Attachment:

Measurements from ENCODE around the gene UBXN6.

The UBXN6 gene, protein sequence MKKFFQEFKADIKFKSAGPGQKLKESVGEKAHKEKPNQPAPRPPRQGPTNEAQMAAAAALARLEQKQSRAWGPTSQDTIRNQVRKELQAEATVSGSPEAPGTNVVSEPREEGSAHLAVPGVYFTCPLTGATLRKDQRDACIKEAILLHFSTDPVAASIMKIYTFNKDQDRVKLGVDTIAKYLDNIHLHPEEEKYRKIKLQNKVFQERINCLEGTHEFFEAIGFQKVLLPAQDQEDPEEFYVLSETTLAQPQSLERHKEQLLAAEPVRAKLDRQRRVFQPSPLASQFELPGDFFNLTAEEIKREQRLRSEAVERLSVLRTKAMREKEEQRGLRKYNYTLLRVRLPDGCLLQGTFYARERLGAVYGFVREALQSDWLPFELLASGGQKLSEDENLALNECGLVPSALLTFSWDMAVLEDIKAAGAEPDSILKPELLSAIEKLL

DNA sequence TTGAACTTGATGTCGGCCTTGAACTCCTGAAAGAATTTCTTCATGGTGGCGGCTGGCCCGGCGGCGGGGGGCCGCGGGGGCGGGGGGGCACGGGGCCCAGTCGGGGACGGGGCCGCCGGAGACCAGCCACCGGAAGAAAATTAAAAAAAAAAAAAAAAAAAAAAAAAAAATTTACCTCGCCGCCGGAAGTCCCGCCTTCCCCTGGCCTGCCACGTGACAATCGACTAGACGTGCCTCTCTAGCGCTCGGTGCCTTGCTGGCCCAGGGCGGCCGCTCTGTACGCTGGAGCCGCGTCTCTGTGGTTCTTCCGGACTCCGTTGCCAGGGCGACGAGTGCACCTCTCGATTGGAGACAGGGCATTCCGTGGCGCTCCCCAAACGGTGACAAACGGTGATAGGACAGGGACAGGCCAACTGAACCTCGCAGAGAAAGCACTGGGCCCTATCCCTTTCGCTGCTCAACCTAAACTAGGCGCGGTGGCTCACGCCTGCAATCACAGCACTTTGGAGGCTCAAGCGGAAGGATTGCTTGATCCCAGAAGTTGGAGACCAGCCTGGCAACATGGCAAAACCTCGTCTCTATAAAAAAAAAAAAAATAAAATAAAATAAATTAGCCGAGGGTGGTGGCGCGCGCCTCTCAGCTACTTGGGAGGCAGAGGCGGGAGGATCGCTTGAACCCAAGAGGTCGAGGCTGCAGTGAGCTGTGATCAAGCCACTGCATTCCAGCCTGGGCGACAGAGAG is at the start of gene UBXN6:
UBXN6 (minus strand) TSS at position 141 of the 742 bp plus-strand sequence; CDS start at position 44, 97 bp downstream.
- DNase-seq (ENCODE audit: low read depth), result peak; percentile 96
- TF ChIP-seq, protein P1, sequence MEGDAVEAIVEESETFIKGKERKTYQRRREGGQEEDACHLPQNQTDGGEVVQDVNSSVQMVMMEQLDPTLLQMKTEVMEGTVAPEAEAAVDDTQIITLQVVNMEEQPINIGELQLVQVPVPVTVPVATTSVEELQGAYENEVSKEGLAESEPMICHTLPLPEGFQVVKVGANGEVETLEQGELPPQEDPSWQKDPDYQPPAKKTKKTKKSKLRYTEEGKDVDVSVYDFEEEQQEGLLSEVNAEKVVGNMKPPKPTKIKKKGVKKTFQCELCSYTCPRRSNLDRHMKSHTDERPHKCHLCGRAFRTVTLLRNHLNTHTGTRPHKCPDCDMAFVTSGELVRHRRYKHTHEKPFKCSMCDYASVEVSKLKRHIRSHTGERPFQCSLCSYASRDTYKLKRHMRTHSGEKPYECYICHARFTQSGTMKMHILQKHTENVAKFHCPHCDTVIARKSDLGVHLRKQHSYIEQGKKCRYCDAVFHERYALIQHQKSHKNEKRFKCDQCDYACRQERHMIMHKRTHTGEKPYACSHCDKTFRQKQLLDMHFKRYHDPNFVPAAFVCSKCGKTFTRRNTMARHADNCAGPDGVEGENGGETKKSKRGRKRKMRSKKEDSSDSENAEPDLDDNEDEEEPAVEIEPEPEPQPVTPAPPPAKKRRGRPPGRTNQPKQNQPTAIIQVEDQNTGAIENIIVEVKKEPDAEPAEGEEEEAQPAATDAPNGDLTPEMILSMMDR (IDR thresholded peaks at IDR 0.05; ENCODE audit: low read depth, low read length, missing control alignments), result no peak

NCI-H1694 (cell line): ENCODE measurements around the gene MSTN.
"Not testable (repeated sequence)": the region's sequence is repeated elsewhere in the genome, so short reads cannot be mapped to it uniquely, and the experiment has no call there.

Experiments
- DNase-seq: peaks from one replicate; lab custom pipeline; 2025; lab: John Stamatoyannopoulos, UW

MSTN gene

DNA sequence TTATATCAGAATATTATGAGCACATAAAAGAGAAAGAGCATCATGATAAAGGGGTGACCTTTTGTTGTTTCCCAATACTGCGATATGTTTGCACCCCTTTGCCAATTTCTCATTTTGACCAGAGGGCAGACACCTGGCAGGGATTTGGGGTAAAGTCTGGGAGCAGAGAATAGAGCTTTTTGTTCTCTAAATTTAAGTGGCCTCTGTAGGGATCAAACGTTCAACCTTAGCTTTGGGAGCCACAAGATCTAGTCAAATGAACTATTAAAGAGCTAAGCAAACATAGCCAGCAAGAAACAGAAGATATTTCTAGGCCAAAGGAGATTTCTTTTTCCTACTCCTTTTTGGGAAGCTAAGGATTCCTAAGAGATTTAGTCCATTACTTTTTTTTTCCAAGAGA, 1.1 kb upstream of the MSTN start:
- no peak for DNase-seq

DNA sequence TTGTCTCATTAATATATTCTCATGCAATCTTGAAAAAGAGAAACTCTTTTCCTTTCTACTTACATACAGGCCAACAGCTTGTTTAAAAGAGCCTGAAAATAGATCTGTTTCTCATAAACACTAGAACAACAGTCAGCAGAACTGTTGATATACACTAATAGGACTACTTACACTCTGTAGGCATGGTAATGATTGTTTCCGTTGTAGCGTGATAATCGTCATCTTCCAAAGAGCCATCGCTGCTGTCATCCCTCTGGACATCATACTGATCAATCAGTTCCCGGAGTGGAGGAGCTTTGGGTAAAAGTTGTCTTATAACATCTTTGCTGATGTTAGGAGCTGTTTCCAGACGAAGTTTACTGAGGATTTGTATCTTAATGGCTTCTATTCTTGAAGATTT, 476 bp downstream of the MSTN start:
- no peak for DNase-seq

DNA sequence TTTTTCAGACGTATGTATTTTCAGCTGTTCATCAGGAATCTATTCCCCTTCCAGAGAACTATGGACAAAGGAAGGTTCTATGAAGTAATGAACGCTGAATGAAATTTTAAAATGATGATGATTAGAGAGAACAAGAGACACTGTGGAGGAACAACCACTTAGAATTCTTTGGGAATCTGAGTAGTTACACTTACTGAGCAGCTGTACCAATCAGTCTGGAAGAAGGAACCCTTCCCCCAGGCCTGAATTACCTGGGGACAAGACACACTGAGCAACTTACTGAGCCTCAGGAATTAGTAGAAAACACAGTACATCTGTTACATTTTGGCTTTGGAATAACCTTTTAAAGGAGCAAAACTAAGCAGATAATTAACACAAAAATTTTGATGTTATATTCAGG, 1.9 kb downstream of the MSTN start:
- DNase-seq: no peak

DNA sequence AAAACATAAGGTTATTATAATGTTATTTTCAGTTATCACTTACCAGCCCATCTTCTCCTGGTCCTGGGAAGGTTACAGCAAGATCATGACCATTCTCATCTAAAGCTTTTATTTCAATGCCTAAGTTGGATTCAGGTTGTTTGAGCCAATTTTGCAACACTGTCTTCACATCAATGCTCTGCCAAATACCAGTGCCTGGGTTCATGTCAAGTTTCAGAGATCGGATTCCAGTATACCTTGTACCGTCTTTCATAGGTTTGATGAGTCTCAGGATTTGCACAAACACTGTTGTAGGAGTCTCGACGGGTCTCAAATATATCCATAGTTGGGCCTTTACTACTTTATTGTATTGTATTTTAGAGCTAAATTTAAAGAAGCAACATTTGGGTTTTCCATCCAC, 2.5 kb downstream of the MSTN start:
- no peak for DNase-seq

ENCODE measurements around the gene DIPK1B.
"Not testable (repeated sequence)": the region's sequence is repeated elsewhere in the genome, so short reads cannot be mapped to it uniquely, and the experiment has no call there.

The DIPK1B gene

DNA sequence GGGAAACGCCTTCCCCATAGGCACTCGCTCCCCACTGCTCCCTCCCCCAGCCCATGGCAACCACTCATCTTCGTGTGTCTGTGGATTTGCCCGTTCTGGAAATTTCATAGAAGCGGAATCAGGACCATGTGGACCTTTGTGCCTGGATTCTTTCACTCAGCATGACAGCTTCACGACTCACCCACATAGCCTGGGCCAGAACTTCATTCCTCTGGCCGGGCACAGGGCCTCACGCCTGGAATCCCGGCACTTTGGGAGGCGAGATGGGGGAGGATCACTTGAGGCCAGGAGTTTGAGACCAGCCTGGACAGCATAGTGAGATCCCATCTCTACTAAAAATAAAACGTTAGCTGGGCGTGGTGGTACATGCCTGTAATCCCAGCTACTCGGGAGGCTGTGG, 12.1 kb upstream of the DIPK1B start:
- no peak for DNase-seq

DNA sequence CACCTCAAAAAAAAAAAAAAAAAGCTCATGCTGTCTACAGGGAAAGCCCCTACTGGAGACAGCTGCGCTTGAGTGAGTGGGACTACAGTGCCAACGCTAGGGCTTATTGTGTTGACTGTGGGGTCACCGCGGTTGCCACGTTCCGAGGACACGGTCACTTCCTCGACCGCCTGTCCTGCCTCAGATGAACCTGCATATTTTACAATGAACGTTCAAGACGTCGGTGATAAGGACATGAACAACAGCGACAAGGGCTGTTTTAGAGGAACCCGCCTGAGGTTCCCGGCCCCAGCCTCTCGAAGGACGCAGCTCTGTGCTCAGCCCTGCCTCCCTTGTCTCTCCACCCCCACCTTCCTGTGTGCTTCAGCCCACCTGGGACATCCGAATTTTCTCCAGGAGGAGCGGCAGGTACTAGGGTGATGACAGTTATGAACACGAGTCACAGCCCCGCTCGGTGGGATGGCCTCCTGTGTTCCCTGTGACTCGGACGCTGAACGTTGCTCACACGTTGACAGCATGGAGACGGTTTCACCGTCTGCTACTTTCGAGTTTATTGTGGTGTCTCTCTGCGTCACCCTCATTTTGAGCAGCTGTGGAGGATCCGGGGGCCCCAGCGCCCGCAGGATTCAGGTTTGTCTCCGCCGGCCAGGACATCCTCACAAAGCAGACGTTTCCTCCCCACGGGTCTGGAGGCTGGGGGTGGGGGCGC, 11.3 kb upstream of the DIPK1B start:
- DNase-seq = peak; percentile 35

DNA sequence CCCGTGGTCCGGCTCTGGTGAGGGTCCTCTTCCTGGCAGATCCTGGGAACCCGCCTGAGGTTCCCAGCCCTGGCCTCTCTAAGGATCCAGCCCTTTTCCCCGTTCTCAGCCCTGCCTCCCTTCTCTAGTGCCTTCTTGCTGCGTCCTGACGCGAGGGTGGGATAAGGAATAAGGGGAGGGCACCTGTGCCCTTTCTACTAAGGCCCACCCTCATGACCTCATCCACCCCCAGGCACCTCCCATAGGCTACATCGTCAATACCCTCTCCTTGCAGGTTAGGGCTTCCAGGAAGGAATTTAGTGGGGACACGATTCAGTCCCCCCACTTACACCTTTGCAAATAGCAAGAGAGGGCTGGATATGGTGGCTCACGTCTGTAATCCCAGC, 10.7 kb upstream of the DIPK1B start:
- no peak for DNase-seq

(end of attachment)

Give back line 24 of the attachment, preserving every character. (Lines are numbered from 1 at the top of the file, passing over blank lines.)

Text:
- no peak for DNase-seq